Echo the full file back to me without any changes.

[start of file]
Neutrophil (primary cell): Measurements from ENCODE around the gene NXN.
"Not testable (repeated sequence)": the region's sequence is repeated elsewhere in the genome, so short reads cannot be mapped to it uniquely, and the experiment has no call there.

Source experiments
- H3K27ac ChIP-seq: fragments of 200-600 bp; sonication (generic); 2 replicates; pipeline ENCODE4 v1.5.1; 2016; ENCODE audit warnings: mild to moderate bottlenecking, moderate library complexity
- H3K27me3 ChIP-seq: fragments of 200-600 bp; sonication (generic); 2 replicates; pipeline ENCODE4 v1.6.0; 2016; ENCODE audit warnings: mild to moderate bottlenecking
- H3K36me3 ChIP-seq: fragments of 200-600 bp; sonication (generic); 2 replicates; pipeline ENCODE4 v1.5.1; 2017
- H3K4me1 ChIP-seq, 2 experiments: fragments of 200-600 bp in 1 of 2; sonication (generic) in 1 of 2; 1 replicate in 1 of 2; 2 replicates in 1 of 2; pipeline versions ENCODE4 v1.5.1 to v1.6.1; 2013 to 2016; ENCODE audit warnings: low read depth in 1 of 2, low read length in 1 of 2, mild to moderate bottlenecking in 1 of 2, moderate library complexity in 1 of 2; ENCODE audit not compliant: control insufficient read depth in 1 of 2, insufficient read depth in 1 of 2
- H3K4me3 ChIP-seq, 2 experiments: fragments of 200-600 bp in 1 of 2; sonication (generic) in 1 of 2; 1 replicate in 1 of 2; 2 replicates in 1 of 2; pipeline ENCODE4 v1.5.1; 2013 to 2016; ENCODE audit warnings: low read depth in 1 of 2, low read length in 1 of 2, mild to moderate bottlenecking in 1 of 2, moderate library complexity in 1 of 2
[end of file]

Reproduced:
Neutrophil (primary cell): Measurements from ENCODE around the gene NXN.
"Not testable (repeated sequence)": the region's sequence is repeated elsewhere in the genome, so short reads cannot be mapped to it uniquely, and the experiment has no call there.

Source experiments
- H3K27ac ChIP-seq: fragments of 200-600 bp; sonication (generic); 2 replicates; pipeline ENCODE4 v1.5.1; 2016; ENCODE audit warnings: mild to moderate bottlenecking, moderate library complexity
- H3K27me3 ChIP-seq: fragments of 200-600 bp; sonication (generic); 2 replicates; pipeline ENCODE4 v1.6.0; 2016; ENCODE audit warnings: mild to moderate bottlenecking
- H3K36me3 ChIP-seq: fragments of 200-600 bp; sonication (generic); 2 replicates; pipeline ENCODE4 v1.5.1; 2017
- H3K4me1 ChIP-seq, 2 experiments: fragments of 200-600 bp in 1 of 2; sonication (generic) in 1 of 2; 1 replicate in 1 of 2; 2 replicates in 1 of 2; pipeline versions ENCODE4 v1.5.1 to v1.6.1; 2013 to 2016; ENCODE audit warnings: low read depth in 1 of 2, low read length in 1 of 2, mild to moderate bottlenecking in 1 of 2, moderate library complexity in 1 of 2; ENCODE audit not compliant: control insufficient read depth in 1 of 2, insufficient read depth in 1 of 2
- H3K4me3 ChIP-seq, 2 experiments: fragments of 200-600 bp in 1 of 2; sonication (generic) in 1 of 2; 1 replicate in 1 of 2; 2 replicates in 1 of 2; pipeline ENCODE4 v1.5.1; 2013 to 2016; ENCODE audit warnings: low read depth in 1 of 2, low read length in 1 of 2, mild to moderate bottlenecking in 1 of 2, moderate library complexity in 1 of 2